This way, the three applications of the spell feel more evenly matched: Scouting, denying enemy experience or removing fear. This should incentivize players to move the Eye around more, depending on the needs of the situation. Reducing enemy XP may not be as powerful as a straight-up damage boost, but it can be very handy for a faction that likes to drown the enemy in cheap and expendable units. Under Sauron's gaze, you can do so without feeding your foe experience points.
2. Banners of the Black Land:
While we always liked the old Endless Hordes spell in theory, it was a little bit on the weak side - which was made more complicated by one very specific difficulty. It isn’t a spell that is easy to balance, because it also affects the Nazgul Hero Battalion. We couldn't change this for technical reasons, but it meant we can't simply buff it to replenish more fallen Orcs with each use - because that would mean it also restores more Nazgûl to life, becoming possibly overpowered in the late game. We didn't want it to be spell about making elite units invulnerable, but about constantly repleneshing your serves of cheap cannon fodder. So now there is a new spell with a new effect:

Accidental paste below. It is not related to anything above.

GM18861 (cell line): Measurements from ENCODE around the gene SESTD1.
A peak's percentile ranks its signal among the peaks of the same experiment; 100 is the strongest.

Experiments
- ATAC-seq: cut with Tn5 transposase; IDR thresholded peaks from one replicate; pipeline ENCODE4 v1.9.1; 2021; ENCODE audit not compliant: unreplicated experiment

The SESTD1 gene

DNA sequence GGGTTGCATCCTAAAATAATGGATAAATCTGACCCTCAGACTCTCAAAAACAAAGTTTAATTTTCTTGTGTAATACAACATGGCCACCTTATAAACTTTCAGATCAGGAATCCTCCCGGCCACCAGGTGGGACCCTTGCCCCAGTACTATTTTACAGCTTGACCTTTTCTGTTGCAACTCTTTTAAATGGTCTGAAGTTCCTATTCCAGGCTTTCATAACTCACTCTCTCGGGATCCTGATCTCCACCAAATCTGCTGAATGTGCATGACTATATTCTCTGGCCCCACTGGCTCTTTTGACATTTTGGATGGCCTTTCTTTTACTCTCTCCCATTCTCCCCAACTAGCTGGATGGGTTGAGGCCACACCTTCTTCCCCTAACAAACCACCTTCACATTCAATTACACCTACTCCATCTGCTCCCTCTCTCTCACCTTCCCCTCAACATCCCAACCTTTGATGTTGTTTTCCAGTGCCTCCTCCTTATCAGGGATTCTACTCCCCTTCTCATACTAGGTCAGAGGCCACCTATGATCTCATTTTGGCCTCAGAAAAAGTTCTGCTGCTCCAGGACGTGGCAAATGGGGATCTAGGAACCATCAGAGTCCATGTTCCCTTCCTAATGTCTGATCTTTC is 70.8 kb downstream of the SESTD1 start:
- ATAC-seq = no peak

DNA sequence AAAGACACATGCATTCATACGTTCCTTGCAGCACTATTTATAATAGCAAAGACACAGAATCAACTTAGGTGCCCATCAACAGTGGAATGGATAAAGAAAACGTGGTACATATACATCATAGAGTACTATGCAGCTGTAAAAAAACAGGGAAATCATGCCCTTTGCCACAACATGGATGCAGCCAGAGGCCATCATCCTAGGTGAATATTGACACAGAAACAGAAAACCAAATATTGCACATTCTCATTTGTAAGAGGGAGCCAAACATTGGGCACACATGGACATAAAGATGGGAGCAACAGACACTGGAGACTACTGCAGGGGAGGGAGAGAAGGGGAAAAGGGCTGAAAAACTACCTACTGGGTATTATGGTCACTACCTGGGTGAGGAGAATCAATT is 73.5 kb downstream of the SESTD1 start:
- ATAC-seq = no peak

All Orc Warriors of Mordor, Dol Guldur and Minas Morgul gain banner carriers. Does not affect archers or spearmen.
The spell still rewards the player for having masses of Orcs and ensures that your fallen are constantly replaced, but doesn’t affect the Nazgul in any way. It also solves the issue that it was never worth it to actually pay money to give your free Orcs banners, because why not just recruit new ones for free? Now you can also give them banners without cost. As this grants you a long-term advantage, it fits well into the first row of the left, more long-term-oriented side of the spellbook.
The "Reinforcements of Rhûn" and "The Terror of Cirith Ungol" spell now make up the second row, both unchanged. Shelob was a good fit for the right side of the spellbook, being a powerful short-term offensive spell. The Rhûn reinforcements are weaker, but stay permanently, helping Mordor's goal of building the largest army in the game.